It turns out that the Hudson Valley isn't where most of us think it is.

We cover many stories every day from all over the Hudson Valley.  Without fail, there's always someone from the "geography police" who's quick to chime in on Facebook or in our comments section to tell us that the location we're reporting on isn't actually in our area. The scolding is usually followed with a definition of what the Hudson Valley "really is."

Lots of things are up for debate, but what part of New York is considered being in the Hudson Valley isn't one of them. New York State's official Hudson Valley Tourism website clearly defines what the Hudson Valley region actually is.

Hudson Valley Tourism/travelhudsonvalley.com
Hudson Valley Tourism/travelhudsonvalley.com
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The Hudson Valley is a 10 county region designated by New York State that stretches from Albany County down through Westchester.

The "Upper Hudson" portion of the valley includes the Capitol District, consisting of Albany, Columbia, Greene and Rensselear counties.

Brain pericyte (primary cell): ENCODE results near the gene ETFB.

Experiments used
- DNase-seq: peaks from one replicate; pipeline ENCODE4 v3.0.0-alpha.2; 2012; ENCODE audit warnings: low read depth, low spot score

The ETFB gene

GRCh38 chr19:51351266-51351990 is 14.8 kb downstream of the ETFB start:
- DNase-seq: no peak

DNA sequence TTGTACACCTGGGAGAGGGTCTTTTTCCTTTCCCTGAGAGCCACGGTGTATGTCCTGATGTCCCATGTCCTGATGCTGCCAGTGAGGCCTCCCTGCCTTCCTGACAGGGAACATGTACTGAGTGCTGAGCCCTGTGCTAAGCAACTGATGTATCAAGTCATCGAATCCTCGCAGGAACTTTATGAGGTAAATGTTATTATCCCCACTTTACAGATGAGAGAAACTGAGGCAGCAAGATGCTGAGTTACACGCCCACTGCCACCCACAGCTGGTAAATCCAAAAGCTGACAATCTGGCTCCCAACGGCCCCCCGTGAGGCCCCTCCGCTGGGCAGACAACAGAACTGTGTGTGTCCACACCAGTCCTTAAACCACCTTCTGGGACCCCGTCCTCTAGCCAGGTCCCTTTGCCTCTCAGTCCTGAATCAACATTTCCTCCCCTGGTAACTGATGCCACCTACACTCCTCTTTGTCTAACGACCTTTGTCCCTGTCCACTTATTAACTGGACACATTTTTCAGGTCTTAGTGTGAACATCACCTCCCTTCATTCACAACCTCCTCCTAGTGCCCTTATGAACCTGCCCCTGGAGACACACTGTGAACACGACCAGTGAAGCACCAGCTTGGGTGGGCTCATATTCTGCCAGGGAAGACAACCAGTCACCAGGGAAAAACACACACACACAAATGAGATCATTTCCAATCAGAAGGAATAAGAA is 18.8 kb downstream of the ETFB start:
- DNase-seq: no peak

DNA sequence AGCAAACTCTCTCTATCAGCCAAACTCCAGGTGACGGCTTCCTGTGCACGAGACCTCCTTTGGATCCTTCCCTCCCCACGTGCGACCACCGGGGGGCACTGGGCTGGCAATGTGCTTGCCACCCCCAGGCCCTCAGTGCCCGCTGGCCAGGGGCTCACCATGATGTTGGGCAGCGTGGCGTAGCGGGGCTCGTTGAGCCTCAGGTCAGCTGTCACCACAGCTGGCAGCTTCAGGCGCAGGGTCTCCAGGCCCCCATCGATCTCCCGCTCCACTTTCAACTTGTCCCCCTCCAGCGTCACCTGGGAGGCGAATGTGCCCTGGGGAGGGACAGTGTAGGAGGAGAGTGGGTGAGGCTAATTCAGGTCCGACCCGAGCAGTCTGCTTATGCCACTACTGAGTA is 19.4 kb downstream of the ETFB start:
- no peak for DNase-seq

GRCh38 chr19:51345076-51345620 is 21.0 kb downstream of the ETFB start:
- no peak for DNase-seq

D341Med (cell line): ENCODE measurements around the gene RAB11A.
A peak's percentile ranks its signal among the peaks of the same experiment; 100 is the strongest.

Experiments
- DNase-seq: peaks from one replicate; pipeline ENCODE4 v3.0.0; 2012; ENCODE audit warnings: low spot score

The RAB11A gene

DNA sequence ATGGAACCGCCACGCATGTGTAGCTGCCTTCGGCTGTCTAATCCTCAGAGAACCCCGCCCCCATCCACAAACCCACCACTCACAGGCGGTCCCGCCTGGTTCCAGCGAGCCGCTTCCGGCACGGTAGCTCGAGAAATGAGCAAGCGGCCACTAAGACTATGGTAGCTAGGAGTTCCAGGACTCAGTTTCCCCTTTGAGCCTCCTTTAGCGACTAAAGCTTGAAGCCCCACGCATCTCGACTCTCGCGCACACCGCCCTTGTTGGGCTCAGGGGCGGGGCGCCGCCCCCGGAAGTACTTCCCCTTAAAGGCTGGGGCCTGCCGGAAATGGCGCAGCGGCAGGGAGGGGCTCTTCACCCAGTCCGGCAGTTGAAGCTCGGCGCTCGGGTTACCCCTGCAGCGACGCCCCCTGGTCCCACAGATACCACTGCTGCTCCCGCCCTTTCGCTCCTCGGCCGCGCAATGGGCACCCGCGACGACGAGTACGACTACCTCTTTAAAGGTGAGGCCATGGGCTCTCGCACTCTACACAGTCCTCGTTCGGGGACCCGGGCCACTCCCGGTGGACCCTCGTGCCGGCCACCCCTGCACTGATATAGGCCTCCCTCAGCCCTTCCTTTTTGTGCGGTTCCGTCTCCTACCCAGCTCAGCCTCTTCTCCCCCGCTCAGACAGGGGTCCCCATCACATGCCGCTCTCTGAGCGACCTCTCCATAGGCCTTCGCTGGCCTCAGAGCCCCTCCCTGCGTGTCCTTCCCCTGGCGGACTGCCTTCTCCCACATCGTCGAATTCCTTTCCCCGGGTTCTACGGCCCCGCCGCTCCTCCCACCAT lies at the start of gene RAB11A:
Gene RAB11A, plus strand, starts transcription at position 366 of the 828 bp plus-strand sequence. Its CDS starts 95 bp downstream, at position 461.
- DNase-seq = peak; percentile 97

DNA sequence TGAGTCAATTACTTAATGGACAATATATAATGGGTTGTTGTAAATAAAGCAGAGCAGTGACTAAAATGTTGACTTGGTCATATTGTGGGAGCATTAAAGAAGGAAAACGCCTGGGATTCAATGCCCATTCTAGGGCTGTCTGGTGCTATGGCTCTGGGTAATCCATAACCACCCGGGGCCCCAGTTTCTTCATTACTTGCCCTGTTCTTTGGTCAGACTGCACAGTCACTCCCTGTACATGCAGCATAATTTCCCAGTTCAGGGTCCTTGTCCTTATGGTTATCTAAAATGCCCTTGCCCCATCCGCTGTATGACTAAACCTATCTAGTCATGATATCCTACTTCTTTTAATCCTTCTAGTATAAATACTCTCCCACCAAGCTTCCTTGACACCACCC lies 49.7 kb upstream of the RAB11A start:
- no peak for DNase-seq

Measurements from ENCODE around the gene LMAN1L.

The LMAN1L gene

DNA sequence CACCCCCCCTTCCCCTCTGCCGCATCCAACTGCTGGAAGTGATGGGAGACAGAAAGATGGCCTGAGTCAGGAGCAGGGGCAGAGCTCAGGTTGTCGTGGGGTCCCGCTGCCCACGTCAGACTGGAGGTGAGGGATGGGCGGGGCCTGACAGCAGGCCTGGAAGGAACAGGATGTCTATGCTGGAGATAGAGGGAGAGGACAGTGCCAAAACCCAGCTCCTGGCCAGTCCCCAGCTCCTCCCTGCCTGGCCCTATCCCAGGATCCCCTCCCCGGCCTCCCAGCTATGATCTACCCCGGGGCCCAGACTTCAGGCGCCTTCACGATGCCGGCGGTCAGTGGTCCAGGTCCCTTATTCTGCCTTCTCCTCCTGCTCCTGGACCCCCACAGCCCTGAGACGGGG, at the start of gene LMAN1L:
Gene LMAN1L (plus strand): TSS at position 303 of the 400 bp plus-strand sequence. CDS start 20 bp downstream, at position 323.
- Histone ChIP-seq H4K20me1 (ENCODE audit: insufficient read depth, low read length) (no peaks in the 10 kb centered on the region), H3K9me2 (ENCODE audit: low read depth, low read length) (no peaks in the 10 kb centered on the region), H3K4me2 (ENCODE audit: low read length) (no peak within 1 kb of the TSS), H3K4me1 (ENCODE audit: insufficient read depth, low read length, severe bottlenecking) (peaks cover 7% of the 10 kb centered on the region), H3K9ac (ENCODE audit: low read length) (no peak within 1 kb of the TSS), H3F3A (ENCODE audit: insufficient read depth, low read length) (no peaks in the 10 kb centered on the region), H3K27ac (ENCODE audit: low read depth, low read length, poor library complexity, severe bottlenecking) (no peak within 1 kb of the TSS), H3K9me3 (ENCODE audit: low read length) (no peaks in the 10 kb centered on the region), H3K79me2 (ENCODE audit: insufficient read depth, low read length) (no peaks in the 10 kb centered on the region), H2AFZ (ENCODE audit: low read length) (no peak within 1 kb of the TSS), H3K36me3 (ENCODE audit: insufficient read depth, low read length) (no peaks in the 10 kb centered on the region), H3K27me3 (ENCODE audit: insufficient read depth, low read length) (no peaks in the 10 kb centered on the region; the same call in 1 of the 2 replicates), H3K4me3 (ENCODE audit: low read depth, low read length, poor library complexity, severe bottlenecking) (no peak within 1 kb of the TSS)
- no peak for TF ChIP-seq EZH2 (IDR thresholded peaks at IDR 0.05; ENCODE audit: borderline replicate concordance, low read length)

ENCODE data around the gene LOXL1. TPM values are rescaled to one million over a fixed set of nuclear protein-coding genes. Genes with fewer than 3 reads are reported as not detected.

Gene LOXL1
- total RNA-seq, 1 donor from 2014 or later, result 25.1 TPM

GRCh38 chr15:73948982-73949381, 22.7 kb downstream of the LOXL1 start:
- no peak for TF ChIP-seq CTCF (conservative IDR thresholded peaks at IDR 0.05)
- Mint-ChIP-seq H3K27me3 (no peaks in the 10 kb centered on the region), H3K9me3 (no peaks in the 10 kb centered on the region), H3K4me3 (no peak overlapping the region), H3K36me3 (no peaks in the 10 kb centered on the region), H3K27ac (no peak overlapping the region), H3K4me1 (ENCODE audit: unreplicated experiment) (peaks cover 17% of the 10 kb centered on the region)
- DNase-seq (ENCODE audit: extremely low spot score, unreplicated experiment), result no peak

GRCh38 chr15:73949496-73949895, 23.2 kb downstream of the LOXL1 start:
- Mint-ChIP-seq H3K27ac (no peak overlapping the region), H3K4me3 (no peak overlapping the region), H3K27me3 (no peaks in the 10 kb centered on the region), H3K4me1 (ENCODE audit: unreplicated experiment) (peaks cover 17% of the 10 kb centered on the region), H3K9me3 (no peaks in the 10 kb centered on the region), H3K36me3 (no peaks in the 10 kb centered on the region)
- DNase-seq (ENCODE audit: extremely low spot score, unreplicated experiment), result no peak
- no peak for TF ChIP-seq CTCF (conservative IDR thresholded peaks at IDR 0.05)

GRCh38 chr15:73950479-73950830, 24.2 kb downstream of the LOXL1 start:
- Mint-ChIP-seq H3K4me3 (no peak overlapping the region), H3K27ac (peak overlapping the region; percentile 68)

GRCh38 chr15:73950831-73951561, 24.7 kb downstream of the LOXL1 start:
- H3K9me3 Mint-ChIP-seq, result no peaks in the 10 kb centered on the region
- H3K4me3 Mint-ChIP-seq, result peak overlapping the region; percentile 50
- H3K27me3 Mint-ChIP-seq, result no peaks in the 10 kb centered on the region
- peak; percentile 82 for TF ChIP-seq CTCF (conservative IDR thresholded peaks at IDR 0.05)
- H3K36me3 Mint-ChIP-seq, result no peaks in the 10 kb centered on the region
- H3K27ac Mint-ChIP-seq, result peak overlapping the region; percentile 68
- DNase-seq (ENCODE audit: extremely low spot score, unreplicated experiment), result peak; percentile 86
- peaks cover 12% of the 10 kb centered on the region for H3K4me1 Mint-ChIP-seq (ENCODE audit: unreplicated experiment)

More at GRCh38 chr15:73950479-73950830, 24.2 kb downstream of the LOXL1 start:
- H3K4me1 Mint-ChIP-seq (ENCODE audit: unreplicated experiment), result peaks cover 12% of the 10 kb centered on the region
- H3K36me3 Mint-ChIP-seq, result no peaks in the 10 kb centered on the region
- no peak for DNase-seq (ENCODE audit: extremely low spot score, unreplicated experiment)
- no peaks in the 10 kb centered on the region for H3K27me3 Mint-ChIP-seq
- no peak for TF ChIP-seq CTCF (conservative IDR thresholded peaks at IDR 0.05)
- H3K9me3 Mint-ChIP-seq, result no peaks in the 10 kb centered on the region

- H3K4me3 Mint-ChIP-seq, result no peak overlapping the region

The "Lower Hudson" portion of our area includes Putnam, Rockland and all of Westchester counties.

Most people, it seems, confuse the Hudson Valley with the "Mid Hudson" portion of the region. Dutchess, Orange, and Ulster counties are all considered part of the Mid-Hudson region, which sits in the middle of the Hudson Valley.

Sullivan County, although not officially on the New  York State map of the Hudson Valley, is widely considered a part of the region. Small portions of the Catskills bordering Green County are also considered part of the Hudson Valley.

So, while it's true that Albany and Westchester are not in the "Mid-Hudson Valley," they are most certainly a part of the Hudson Valley. In fact, Ulster down through Westchester is usually lumped together as "Downstate New York" with the Upper Hudson Valley and all counties north being classified as "Upstate."

So the next time you get pulled over by the "geography police" just whip out the map posted above and politely explain that they're wrong.